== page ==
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The Best Bedtime Ritual

By Fransie Frandsen, author of the book Are Mummies Scared of Monsters?

Snuggling up together with a book at bedtime is not only fun and bonding, but paves the way for becoming emotionally intelligent adults.

Reading with children at any time of day is beneficial. But in my professional and personal experience, a bedtime story is invaluable in creating healthy attachment and bonding between parent and child, paving the way for forming positive relationships all through life.

Adding reading to your bedtime routine also cultivates a positive habit that does not only help calm young minds at the end of a busy day, but will soon become a lifelong habit of approaching sleep in a calm and peaceful manner. Little did I know, when I started reading with my own children as babies, what a valuable investment I was making - not only regarding these benefits, but also in my future relationship with my children.

Snuggling up with a book at the end of the day when your child is tired and ready to go to sleep is a perfect time to gently explore your child’s feelings. Young children do not always know what they are feeling and how to name their emotions. A picture book with lovely illustrations is an ideal way to get a welcome glimpse into your child’s inner world by gently exploring his or her understanding of the story and characters.

For example, you may ask, ‘I wonder how the bear felt when he was lost in the wood?’ or, ‘How do you think the bear will feel when he finds his house again?’ In this way, your child can safely explore his or her own feelings through the story and the characters in the book and learn, with your help, how to put names to their feelings. Additionally, by associating with and relating to the characters in the story, your child will learn to empathise with others; an important tool in becoming an emotionally intelligent individual.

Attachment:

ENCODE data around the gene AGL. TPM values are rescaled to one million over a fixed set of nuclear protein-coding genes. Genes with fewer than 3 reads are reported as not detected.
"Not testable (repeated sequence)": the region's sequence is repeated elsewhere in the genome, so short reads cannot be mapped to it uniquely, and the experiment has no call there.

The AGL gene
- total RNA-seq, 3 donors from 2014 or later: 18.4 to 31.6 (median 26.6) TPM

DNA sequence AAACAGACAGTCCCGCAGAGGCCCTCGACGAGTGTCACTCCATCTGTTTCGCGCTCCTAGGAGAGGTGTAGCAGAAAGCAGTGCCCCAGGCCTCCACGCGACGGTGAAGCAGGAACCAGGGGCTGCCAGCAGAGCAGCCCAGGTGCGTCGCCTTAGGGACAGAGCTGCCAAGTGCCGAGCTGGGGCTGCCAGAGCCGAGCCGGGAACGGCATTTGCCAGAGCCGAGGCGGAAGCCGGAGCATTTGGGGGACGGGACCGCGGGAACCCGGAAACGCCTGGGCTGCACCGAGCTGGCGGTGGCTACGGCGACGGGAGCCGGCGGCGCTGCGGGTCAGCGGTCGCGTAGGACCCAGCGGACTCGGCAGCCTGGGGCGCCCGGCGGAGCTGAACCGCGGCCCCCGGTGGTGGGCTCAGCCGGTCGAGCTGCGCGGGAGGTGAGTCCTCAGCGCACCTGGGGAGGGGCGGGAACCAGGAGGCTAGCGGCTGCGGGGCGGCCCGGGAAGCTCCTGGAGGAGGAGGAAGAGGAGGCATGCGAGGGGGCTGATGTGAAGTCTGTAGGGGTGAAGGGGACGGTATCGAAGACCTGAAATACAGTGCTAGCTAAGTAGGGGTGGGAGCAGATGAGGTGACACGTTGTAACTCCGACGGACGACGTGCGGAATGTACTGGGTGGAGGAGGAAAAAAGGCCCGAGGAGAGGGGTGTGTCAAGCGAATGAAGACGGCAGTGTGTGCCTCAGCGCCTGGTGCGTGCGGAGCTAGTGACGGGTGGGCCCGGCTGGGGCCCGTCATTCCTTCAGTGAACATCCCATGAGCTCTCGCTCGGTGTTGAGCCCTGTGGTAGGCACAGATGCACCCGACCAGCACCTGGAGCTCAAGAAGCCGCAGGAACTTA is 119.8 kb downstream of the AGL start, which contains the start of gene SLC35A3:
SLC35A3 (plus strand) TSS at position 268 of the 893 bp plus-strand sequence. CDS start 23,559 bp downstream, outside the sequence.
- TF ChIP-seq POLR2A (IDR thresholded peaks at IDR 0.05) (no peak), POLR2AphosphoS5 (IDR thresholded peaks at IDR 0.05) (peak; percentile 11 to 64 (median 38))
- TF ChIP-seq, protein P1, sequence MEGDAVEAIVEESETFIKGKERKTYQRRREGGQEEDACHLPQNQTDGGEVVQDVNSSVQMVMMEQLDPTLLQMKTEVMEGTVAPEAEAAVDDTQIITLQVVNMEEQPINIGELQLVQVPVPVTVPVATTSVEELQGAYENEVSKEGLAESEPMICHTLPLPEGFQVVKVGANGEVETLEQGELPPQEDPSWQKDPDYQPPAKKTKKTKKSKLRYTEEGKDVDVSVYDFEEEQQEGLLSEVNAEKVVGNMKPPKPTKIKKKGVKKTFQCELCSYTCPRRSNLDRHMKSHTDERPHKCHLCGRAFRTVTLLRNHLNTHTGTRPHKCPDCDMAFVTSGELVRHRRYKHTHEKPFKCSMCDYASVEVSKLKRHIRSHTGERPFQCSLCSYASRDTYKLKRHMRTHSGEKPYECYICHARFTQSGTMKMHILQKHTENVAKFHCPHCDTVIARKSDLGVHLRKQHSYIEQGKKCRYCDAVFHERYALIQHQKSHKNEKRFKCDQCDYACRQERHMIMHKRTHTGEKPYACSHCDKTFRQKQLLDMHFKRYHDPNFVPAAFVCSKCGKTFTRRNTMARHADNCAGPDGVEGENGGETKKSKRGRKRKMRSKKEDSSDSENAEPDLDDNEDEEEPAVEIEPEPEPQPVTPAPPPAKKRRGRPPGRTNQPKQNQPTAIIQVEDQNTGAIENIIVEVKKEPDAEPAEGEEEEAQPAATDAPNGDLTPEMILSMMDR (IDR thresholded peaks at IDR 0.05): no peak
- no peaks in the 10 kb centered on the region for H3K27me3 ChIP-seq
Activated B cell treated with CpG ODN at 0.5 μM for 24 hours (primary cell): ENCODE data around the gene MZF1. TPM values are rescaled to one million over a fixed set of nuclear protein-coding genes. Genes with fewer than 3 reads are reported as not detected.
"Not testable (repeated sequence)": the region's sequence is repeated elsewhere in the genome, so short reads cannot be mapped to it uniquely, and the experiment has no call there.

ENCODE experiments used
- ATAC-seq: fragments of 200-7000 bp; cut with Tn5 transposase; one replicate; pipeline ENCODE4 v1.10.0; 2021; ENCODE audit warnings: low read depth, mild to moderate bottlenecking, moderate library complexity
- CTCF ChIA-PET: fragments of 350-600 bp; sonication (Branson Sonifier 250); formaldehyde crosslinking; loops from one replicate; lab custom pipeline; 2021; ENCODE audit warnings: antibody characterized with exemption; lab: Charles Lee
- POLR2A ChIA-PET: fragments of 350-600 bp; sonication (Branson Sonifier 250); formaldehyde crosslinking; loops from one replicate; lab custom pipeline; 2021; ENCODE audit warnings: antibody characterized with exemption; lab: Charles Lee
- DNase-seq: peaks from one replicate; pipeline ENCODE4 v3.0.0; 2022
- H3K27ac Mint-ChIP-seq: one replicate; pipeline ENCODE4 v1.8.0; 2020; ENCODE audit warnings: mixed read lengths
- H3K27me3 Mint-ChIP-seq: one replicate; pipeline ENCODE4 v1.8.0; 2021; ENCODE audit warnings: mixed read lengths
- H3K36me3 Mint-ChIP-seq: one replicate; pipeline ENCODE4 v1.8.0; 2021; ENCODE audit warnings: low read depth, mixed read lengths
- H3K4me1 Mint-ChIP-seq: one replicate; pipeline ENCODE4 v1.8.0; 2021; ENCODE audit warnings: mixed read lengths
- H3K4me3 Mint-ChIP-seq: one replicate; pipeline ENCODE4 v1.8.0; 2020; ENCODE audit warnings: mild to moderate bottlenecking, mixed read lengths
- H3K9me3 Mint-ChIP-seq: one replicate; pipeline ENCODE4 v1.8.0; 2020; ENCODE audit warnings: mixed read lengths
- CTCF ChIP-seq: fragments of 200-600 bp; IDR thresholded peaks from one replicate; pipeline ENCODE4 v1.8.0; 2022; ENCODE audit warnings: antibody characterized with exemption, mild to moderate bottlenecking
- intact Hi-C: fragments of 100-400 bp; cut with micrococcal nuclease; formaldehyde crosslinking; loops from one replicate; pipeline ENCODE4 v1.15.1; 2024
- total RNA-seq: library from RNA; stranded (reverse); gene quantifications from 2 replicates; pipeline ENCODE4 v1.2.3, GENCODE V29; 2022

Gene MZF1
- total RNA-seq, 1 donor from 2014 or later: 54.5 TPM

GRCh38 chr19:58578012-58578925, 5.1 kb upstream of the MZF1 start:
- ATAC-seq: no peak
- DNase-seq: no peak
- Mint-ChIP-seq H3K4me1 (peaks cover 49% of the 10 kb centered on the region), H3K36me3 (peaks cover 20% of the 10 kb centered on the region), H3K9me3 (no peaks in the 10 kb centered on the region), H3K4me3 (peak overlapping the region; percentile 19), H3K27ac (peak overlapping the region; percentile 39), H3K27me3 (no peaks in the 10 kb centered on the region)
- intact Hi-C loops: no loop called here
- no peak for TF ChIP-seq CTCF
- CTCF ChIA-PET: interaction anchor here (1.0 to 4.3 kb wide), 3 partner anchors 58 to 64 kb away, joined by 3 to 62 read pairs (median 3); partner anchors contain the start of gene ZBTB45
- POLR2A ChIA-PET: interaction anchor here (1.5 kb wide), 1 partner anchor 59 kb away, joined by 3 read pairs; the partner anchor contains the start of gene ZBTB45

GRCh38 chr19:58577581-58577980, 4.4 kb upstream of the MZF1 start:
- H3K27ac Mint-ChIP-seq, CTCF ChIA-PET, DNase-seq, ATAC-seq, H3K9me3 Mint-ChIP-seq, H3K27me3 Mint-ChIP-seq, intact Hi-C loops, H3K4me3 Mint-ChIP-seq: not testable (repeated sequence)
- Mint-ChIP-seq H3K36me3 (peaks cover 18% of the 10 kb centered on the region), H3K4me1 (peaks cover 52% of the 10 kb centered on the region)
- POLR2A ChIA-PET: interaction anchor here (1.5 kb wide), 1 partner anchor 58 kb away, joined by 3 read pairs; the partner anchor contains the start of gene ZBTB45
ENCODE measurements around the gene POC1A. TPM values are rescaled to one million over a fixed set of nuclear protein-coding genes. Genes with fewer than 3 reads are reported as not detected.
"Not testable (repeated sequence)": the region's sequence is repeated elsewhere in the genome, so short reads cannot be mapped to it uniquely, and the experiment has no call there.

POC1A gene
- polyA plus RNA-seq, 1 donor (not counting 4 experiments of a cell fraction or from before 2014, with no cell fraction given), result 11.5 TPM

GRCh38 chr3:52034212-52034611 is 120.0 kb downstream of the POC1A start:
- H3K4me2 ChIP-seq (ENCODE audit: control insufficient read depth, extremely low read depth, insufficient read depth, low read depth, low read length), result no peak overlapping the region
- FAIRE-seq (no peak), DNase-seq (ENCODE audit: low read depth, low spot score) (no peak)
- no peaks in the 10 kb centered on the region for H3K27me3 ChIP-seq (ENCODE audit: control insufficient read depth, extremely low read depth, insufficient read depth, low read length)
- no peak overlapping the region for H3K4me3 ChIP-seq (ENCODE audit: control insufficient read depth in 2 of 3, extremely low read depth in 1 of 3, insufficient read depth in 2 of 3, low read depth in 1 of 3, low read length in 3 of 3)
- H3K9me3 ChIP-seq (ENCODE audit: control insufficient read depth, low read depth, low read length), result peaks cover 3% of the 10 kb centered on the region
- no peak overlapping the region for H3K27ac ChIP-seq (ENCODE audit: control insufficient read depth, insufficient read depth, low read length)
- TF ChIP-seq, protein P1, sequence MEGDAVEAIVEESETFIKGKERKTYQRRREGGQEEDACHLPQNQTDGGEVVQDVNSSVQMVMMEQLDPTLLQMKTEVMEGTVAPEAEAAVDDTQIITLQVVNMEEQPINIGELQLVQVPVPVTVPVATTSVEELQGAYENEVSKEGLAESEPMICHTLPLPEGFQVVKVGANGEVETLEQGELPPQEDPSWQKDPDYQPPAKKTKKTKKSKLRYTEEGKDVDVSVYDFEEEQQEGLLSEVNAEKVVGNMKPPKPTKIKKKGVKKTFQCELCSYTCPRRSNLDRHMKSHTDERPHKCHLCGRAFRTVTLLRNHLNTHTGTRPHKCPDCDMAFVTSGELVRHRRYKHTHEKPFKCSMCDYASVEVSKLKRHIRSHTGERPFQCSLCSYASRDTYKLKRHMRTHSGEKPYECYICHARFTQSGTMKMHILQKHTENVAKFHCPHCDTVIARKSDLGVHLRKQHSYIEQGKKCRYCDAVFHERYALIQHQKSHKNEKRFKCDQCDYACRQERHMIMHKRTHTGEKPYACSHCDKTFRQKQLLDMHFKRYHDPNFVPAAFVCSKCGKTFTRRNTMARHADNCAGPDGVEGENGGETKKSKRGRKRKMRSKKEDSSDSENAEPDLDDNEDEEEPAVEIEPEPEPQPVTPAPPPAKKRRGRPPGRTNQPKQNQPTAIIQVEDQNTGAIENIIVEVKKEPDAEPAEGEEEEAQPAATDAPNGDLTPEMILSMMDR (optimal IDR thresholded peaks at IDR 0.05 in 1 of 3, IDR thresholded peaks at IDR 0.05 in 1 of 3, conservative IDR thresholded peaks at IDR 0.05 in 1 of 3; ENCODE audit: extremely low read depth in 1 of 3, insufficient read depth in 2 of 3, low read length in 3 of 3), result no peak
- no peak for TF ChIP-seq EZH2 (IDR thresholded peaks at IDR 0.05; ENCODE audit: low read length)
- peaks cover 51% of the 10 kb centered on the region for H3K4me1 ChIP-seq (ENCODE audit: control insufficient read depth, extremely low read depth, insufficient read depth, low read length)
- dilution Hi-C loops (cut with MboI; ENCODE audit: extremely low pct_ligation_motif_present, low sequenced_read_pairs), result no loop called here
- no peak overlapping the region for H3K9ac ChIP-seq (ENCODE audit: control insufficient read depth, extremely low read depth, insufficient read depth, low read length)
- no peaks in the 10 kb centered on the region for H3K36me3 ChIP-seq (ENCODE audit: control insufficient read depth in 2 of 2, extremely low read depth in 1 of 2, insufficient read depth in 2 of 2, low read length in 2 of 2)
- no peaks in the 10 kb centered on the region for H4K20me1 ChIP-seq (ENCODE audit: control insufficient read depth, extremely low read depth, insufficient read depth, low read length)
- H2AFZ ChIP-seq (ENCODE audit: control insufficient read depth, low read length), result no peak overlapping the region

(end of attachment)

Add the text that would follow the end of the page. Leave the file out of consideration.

Such precious moments will leave your child feeling heard – learning that it is safe to express feelings, which in turn leads to healthy attachment and bonding with you as their parent. The ability to safely voice emotions is a valuable tool in times of stress and a skill that will be carried forward into adulthood, and ultimately into parenthood.

I had anticipated that this bedtime ritual with my own children would slowly fizzle out by the time they started reading chapter books by themselves. However, this time together has become so valuable to us all that even now as teenagers, although not reading together anymore, my children still seek the closeness and safety of snuggling up in bed with me to talk about their day before drifting off to sleep.

In short, reading a picture book together with your child is a feast for the senses which builds positive brain pathways, leads to healthy attachment and bonding and installs essential life skills. I am convinced that early childhood experiences, such as reading together at bedtime, are irreplaceable building blocks in forming positive relationships and in helping develop emotionally intelligent individuals with empathy for themselves and the world around them.